• Survey:Setup a survey and send them to your customers. Don’t make it too long. You can get to a heap of targeted people quickly but expect many not to respond. Think about adding an incentive to reply to up the response rate.
  • Web Polls: Put a poll on your website. Make it highly visible and make sure you have a great question as typically you can only ask one. The is an effective way to get heaps of responses in a short period of time. The audience is not as targeted but statistically you might get the largest number of responses.
  • Email:My least favourite but still an effective way to get some answers. Personalise the email to the recipiant and make sure it is relevant enough that the person is likely to respond. Again, you might not get as good a hit rate but it is fast and inexpensive to do.

Remember, the key here is to STOP SELLING and LISTEN and you might just surprise yourself as to how much more people will buy from you if your products or services meet their needs.

Is your list of to-do’s getting longer and out of control?  

I bet mines bigger than yours

I bet mines bigger than yours

Well you’re not alone. Most of us are getting busier yet we do not seem to be getting through as much as we used to.

Here are 5 quick tips to get you back on track.

  1. Stop doing tasks and start focusing on the result.  You are more likely to achieve the related tasks if you know what the end result will be.
  2. Set a specific time-frame to achieve this result.
  3. Know what tasks you need to do and what task others will be contributing to the result.
  4. Priorities the results to those that will give you the biggest gain. In a business this should almost always be geared to more profit.
  5. Share this philosophy with others around you.

Focus on the results and you might just get that list manageable again.

If you have any tips on managing your time better I’d love to hear them. Please feel free to comment.

The Global Financial crisis has had an impact on every business I read about or encounter, some worse than others. So what should you do in your business to ensure you are around to enjoy the growth that occurs after any downturn?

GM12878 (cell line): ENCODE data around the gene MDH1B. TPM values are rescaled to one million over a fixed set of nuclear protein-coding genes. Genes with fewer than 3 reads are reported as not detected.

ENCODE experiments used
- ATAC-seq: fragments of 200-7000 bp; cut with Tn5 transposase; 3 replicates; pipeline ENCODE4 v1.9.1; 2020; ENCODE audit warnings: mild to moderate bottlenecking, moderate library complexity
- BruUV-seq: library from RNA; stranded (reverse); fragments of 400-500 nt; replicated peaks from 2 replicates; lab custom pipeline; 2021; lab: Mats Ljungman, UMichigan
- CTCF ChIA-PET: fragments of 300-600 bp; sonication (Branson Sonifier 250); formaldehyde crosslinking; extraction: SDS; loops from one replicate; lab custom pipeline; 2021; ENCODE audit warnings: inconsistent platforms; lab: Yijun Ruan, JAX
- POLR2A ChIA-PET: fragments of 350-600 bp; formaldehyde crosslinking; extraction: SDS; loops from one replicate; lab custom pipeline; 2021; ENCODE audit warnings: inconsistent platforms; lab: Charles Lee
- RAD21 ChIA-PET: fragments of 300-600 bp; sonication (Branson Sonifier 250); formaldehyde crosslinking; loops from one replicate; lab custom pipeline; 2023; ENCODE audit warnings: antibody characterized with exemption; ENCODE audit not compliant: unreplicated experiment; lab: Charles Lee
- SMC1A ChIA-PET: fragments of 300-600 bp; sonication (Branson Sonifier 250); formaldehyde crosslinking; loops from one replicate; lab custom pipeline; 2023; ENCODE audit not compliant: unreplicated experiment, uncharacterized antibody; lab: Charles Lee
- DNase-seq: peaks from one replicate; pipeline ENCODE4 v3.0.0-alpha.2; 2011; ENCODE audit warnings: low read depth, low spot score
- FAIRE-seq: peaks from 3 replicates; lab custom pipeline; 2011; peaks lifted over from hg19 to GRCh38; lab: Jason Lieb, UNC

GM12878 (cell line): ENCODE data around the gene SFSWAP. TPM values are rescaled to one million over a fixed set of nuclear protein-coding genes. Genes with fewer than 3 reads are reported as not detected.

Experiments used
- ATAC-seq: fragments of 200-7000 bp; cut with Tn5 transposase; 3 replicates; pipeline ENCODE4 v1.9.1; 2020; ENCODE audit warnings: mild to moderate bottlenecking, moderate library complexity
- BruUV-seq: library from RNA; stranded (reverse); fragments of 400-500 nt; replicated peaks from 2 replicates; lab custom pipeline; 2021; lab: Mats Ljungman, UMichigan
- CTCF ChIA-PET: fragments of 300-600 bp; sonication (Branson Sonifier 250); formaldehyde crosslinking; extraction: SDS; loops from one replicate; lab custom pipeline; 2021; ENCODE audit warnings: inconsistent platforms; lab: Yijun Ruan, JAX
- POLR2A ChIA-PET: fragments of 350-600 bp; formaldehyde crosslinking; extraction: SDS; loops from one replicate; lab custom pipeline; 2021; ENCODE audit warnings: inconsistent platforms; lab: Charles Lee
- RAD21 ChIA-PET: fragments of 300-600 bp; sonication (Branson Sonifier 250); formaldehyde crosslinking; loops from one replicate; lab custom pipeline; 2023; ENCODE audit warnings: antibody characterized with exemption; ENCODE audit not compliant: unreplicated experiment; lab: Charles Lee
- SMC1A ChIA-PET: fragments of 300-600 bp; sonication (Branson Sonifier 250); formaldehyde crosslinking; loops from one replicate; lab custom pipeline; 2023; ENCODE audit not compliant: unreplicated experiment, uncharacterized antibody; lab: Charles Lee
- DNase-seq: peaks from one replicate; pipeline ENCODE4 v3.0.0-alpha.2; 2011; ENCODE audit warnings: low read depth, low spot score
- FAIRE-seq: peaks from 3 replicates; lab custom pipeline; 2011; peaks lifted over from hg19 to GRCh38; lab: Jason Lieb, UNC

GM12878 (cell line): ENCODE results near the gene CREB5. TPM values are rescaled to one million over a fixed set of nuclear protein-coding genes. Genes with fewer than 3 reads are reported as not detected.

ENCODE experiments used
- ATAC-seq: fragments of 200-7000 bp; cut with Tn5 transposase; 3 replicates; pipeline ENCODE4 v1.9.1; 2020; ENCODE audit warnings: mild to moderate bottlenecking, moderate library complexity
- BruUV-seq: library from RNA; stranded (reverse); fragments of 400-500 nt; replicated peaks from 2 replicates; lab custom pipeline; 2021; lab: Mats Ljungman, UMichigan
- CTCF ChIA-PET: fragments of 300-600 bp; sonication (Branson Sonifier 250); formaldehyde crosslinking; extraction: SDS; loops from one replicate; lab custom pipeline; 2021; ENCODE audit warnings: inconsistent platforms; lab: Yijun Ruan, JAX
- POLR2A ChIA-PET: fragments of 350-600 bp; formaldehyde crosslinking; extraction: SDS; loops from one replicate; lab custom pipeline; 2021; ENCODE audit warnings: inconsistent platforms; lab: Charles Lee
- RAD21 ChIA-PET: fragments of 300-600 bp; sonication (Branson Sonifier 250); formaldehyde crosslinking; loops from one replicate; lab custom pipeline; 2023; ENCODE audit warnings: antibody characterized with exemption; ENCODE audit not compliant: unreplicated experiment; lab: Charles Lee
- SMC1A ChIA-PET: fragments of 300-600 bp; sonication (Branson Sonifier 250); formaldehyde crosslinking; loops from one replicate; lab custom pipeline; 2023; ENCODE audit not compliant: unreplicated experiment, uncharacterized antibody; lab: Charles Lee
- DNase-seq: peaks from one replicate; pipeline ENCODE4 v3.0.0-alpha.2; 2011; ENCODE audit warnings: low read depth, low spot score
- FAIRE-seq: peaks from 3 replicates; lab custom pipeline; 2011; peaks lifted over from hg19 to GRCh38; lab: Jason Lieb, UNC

Don’t Panic: Too many companies have battened down the hatches, stopped spending and are bracing for the worst. You certainly have to be more prudent in these times but if everyone keeps to themselves, the crisis only worsens because money doesn’t change hands and inevitably, someone falls out the bottom.

Review your Outgoings: Take a good look at the money you are spending and make sure you know exactly where your money is going and take this opportunity to trim your costs. There may be savings to be had in every area of your business, even spending which is vital to your business such as your telephony costs. During this period, if you have a little cash left over, if possible try and build up a piggy bank and put some money away to cover the dips. Remember, cash is King.

Put some extra effort into your existing customer base: Make sure you don’t neglect those who are spending money with you. Take the time to make sure you are provided they a good quality product or service and that the customer satisfaction level is higher than average. Last thing you want is for your clients (and their money) to go else ware.

Improve your Processes: Take a good look at how and why you are doing things the way you do. Step through each major process and see if there are any steps you can remove, make more efficient or delegate to a lower cost resource. This will help make your people more effective short and long term and potentially difer or remove the need to add staff when things pick up again. ( = more profit)

Focus on your strengths: Review your strengths and weaknesses as an organisation and use your strengths as a way to differentiate yourself amongst your competitors. Pick something that you are particularly good at and use this as your value proposition to prospective clients. If you can stand out from your competition you are more likely to get noticed ultimately leading to more sales.

If you can spend some time now looking at each of these areas it will not only improve what you are doing today but help immensely when things get busy again.

What other strategies are working for you in these interesting times?